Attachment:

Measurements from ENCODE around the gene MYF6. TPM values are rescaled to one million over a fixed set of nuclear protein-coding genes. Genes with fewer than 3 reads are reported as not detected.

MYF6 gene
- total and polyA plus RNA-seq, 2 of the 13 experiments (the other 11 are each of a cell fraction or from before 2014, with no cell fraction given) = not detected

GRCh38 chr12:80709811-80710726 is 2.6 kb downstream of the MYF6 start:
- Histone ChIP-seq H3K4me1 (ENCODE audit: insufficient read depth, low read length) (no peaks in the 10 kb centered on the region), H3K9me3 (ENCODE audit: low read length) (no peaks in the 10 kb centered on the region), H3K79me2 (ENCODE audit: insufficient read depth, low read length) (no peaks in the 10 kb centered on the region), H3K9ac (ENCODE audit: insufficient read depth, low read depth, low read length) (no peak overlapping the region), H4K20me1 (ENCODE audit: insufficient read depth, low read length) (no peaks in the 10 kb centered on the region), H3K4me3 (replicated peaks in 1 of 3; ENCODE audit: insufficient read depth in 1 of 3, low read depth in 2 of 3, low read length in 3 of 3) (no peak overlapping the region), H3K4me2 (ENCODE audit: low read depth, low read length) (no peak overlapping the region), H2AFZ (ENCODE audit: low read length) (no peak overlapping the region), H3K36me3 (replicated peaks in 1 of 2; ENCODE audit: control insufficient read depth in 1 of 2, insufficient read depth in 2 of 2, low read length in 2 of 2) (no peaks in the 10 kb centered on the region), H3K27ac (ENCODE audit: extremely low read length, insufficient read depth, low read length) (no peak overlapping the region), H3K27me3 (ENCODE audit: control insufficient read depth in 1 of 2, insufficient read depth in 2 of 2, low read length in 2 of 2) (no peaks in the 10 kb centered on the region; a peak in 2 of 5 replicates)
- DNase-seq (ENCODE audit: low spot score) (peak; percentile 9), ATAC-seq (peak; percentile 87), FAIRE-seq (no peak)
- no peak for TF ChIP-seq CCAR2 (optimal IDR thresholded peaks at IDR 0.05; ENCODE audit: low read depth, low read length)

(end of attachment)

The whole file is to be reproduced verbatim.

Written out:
Measurements from ENCODE around the gene MYF6. TPM values are rescaled to one million over a fixed set of nuclear protein-coding genes. Genes with fewer than 3 reads are reported as not detected.

MYF6 gene
- total and polyA plus RNA-seq, 2 of the 13 experiments (the other 11 are each of a cell fraction or from before 2014, with no cell fraction given) = not detected

GRCh38 chr12:80709811-80710726 is 2.6 kb downstream of the MYF6 start:
- Histone ChIP-seq H3K4me1 (ENCODE audit: insufficient read depth, low read length) (no peaks in the 10 kb centered on the region), H3K9me3 (ENCODE audit: low read length) (no peaks in the 10 kb centered on the region), H3K79me2 (ENCODE audit: insufficient read depth, low read length) (no peaks in the 10 kb centered on the region), H3K9ac (ENCODE audit: insufficient read depth, low read depth, low read length) (no peak overlapping the region), H4K20me1 (ENCODE audit: insufficient read depth, low read length) (no peaks in the 10 kb centered on the region), H3K4me3 (replicated peaks in 1 of 3; ENCODE audit: insufficient read depth in 1 of 3, low read depth in 2 of 3, low read length in 3 of 3) (no peak overlapping the region), H3K4me2 (ENCODE audit: low read depth, low read length) (no peak overlapping the region), H2AFZ (ENCODE audit: low read length) (no peak overlapping the region), H3K36me3 (replicated peaks in 1 of 2; ENCODE audit: control insufficient read depth in 1 of 2, insufficient read depth in 2 of 2, low read length in 2 of 2) (no peaks in the 10 kb centered on the region), H3K27ac (ENCODE audit: extremely low read length, insufficient read depth, low read length) (no peak overlapping the region), H3K27me3 (ENCODE audit: control insufficient read depth in 1 of 2, insufficient read depth in 2 of 2, low read length in 2 of 2) (no peaks in the 10 kb centered on the region; a peak in 2 of 5 replicates)
- DNase-seq (ENCODE audit: low spot score) (peak; percentile 9), ATAC-seq (peak; percentile 87), FAIRE-seq (no peak)
- no peak for TF ChIP-seq CCAR2 (optimal IDR thresholded peaks at IDR 0.05; ENCODE audit: low read depth, low read length)